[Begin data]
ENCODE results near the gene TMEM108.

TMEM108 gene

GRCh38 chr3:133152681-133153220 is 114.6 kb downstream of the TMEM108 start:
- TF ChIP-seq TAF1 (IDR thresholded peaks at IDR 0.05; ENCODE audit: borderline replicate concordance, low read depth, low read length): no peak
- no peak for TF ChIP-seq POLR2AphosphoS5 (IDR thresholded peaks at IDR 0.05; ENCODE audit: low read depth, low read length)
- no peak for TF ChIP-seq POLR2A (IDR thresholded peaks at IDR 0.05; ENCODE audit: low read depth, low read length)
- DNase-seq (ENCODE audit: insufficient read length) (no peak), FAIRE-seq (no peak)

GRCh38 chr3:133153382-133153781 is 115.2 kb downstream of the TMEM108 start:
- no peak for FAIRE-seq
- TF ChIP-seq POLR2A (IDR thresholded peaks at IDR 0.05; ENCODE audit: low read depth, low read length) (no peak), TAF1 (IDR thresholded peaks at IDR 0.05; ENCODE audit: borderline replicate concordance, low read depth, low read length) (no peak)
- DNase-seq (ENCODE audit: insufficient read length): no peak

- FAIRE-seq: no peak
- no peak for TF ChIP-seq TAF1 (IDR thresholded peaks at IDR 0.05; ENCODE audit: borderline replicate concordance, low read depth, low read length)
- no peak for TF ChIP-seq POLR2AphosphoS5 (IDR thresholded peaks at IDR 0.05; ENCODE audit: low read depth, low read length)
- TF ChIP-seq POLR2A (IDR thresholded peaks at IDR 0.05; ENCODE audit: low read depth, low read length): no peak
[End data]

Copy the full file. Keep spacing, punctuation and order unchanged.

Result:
ENCODE results near the gene TMEM108.

TMEM108 gene

GRCh38 chr3:133152681-133153220 is 114.6 kb downstream of the TMEM108 start:
- TF ChIP-seq TAF1 (IDR thresholded peaks at IDR 0.05; ENCODE audit: borderline replicate concordance, low read depth, low read length): no peak
- no peak for TF ChIP-seq POLR2AphosphoS5 (IDR thresholded peaks at IDR 0.05; ENCODE audit: low read depth, low read length)
- no peak for TF ChIP-seq POLR2A (IDR thresholded peaks at IDR 0.05; ENCODE audit: low read depth, low read length)
- DNase-seq (ENCODE audit: insufficient read length) (no peak), FAIRE-seq (no peak)

GRCh38 chr3:133153382-133153781 is 115.2 kb downstream of the TMEM108 start:
- no peak for FAIRE-seq
- TF ChIP-seq POLR2A (IDR thresholded peaks at IDR 0.05; ENCODE audit: low read depth, low read length) (no peak), TAF1 (IDR thresholded peaks at IDR 0.05; ENCODE audit: borderline replicate concordance, low read depth, low read length) (no peak)
- DNase-seq (ENCODE audit: insufficient read length): no peak

- FAIRE-seq: no peak
- no peak for TF ChIP-seq TAF1 (IDR thresholded peaks at IDR 0.05; ENCODE audit: borderline replicate concordance, low read depth, low read length)
- no peak for TF ChIP-seq POLR2AphosphoS5 (IDR thresholded peaks at IDR 0.05; ENCODE audit: low read depth, low read length)
- TF ChIP-seq POLR2A (IDR thresholded peaks at IDR 0.05; ENCODE audit: low read depth, low read length): no peak